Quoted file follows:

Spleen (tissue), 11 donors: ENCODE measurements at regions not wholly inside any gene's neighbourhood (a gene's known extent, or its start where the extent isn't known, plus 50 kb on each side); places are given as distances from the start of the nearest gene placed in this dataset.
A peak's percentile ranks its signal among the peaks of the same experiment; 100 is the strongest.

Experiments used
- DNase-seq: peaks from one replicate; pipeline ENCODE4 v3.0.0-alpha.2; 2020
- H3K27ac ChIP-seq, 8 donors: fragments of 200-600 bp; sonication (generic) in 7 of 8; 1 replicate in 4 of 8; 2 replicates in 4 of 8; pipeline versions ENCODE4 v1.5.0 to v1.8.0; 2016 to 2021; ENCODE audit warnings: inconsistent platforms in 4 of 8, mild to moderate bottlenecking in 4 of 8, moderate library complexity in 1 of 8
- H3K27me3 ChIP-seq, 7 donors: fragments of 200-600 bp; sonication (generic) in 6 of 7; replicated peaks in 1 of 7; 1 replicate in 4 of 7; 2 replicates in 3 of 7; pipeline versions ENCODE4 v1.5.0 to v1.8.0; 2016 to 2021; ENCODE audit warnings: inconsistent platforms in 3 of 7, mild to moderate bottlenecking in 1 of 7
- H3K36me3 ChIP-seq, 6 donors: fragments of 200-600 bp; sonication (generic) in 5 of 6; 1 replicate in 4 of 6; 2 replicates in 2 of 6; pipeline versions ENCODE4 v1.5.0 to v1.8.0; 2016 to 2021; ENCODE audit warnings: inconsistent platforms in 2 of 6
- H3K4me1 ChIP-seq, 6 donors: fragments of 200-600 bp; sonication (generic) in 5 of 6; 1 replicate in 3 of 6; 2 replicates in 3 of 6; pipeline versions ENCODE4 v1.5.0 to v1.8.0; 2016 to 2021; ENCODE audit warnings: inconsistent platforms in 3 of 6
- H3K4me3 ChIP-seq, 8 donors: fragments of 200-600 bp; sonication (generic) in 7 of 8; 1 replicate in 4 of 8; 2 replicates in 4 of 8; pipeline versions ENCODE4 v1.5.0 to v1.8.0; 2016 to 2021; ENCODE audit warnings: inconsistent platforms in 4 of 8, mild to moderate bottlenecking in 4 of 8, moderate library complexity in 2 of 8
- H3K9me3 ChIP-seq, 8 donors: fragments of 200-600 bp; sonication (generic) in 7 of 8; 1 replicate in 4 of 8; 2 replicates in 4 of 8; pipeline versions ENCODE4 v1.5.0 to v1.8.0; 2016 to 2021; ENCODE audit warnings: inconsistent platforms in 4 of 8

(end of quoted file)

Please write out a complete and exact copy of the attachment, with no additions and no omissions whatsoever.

Spleen (tissue), 11 donors: ENCODE measurements at regions not wholly inside any gene's neighbourhood (a gene's known extent, or its start where the extent isn't known, plus 50 kb on each side); places are given as distances from the start of the nearest gene placed in this dataset.
A peak's percentile ranks its signal among the peaks of the same experiment; 100 is the strongest.

Experiments used
- DNase-seq: peaks from one replicate; pipeline ENCODE4 v3.0.0-alpha.2; 2020
- H3K27ac ChIP-seq, 8 donors: fragments of 200-600 bp; sonication (generic) in 7 of 8; 1 replicate in 4 of 8; 2 replicates in 4 of 8; pipeline versions ENCODE4 v1.5.0 to v1.8.0; 2016 to 2021; ENCODE audit warnings: inconsistent platforms in 4 of 8, mild to moderate bottlenecking in 4 of 8, moderate library complexity in 1 of 8
- H3K27me3 ChIP-seq, 7 donors: fragments of 200-600 bp; sonication (generic) in 6 of 7; replicated peaks in 1 of 7; 1 replicate in 4 of 7; 2 replicates in 3 of 7; pipeline versions ENCODE4 v1.5.0 to v1.8.0; 2016 to 2021; ENCODE audit warnings: inconsistent platforms in 3 of 7, mild to moderate bottlenecking in 1 of 7
- H3K36me3 ChIP-seq, 6 donors: fragments of 200-600 bp; sonication (generic) in 5 of 6; 1 replicate in 4 of 6; 2 replicates in 2 of 6; pipeline versions ENCODE4 v1.5.0 to v1.8.0; 2016 to 2021; ENCODE audit warnings: inconsistent platforms in 2 of 6
- H3K4me1 ChIP-seq, 6 donors: fragments of 200-600 bp; sonication (generic) in 5 of 6; 1 replicate in 3 of 6; 2 replicates in 3 of 6; pipeline versions ENCODE4 v1.5.0 to v1.8.0; 2016 to 2021; ENCODE audit warnings: inconsistent platforms in 3 of 6
- H3K4me3 ChIP-seq, 8 donors: fragments of 200-600 bp; sonication (generic) in 7 of 8; 1 replicate in 4 of 8; 2 replicates in 4 of 8; pipeline versions ENCODE4 v1.5.0 to v1.8.0; 2016 to 2021; ENCODE audit warnings: inconsistent platforms in 4 of 8, mild to moderate bottlenecking in 4 of 8, moderate library complexity in 2 of 8
- H3K9me3 ChIP-seq, 8 donors: fragments of 200-600 bp; sonication (generic) in 7 of 8; 1 replicate in 4 of 8; 2 replicates in 4 of 8; pipeline versions ENCODE4 v1.5.0 to v1.8.0; 2016 to 2021; ENCODE audit warnings: inconsistent platforms in 4 of 8